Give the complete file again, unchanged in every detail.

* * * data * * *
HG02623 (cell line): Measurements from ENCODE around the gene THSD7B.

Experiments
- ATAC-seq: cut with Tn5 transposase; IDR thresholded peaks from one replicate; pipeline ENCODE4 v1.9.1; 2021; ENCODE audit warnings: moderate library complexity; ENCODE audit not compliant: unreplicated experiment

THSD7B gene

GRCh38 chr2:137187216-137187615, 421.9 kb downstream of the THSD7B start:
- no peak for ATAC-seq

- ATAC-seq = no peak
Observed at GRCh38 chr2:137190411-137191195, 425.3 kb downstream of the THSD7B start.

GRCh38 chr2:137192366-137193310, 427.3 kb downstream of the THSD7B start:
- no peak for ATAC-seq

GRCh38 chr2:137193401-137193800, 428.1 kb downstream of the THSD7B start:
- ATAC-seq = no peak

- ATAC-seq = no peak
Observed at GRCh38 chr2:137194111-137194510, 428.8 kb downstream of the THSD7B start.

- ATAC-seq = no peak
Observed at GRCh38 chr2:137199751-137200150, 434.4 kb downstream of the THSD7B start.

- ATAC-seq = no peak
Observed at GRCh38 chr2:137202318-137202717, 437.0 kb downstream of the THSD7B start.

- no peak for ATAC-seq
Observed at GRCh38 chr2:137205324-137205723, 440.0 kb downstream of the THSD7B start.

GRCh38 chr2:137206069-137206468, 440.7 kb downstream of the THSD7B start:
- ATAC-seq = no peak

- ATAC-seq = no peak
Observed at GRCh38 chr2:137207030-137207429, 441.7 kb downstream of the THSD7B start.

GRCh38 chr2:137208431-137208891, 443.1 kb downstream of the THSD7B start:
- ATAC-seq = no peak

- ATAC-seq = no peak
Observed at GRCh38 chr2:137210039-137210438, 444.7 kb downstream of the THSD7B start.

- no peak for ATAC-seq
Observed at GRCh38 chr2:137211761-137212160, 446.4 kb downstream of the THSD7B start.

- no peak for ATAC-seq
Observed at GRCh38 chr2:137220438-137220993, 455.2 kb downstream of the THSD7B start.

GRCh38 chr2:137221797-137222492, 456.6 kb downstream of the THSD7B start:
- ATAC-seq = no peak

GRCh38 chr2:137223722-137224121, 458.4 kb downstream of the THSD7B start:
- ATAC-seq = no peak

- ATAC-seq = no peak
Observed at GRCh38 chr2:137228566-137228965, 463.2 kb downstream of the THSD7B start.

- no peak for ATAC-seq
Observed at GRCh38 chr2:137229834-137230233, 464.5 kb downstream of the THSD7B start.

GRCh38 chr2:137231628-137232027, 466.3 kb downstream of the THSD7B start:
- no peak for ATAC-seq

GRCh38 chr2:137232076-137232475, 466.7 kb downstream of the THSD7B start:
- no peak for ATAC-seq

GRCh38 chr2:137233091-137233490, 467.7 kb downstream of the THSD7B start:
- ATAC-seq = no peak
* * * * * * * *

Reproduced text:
HG02623 (cell line): Measurements from ENCODE around the gene THSD7B.

Experiments
- ATAC-seq: cut with Tn5 transposase; IDR thresholded peaks from one replicate; pipeline ENCODE4 v1.9.1; 2021; ENCODE audit warnings: moderate library complexity; ENCODE audit not compliant: unreplicated experiment

THSD7B gene

GRCh38 chr2:137187216-137187615, 421.9 kb downstream of the THSD7B start:
- no peak for ATAC-seq

- ATAC-seq = no peak
Observed at GRCh38 chr2:137190411-137191195, 425.3 kb downstream of the THSD7B start.

GRCh38 chr2:137192366-137193310, 427.3 kb downstream of the THSD7B start:
- no peak for ATAC-seq

GRCh38 chr2:137193401-137193800, 428.1 kb downstream of the THSD7B start:
- ATAC-seq = no peak

- ATAC-seq = no peak
Observed at GRCh38 chr2:137194111-137194510, 428.8 kb downstream of the THSD7B start.

- ATAC-seq = no peak
Observed at GRCh38 chr2:137199751-137200150, 434.4 kb downstream of the THSD7B start.

- ATAC-seq = no peak
Observed at GRCh38 chr2:137202318-137202717, 437.0 kb downstream of the THSD7B start.

- no peak for ATAC-seq
Observed at GRCh38 chr2:137205324-137205723, 440.0 kb downstream of the THSD7B start.

GRCh38 chr2:137206069-137206468, 440.7 kb downstream of the THSD7B start:
- ATAC-seq = no peak

- ATAC-seq = no peak
Observed at GRCh38 chr2:137207030-137207429, 441.7 kb downstream of the THSD7B start.

GRCh38 chr2:137208431-137208891, 443.1 kb downstream of the THSD7B start:
- ATAC-seq = no peak

- ATAC-seq = no peak
Observed at GRCh38 chr2:137210039-137210438, 444.7 kb downstream of the THSD7B start.

- no peak for ATAC-seq
Observed at GRCh38 chr2:137211761-137212160, 446.4 kb downstream of the THSD7B start.

- no peak for ATAC-seq
Observed at GRCh38 chr2:137220438-137220993, 455.2 kb downstream of the THSD7B start.

GRCh38 chr2:137221797-137222492, 456.6 kb downstream of the THSD7B start:
- ATAC-seq = no peak

GRCh38 chr2:137223722-137224121, 458.4 kb downstream of the THSD7B start:
- ATAC-seq = no peak

- ATAC-seq = no peak
Observed at GRCh38 chr2:137228566-137228965, 463.2 kb downstream of the THSD7B start.

- no peak for ATAC-seq
Observed at GRCh38 chr2:137229834-137230233, 464.5 kb downstream of the THSD7B start.

GRCh38 chr2:137231628-137232027, 466.3 kb downstream of the THSD7B start:
- no peak for ATAC-seq

GRCh38 chr2:137232076-137232475, 466.7 kb downstream of the THSD7B start:
- no peak for ATAC-seq

GRCh38 chr2:137233091-137233490, 467.7 kb downstream of the THSD7B start:
- ATAC-seq = no peak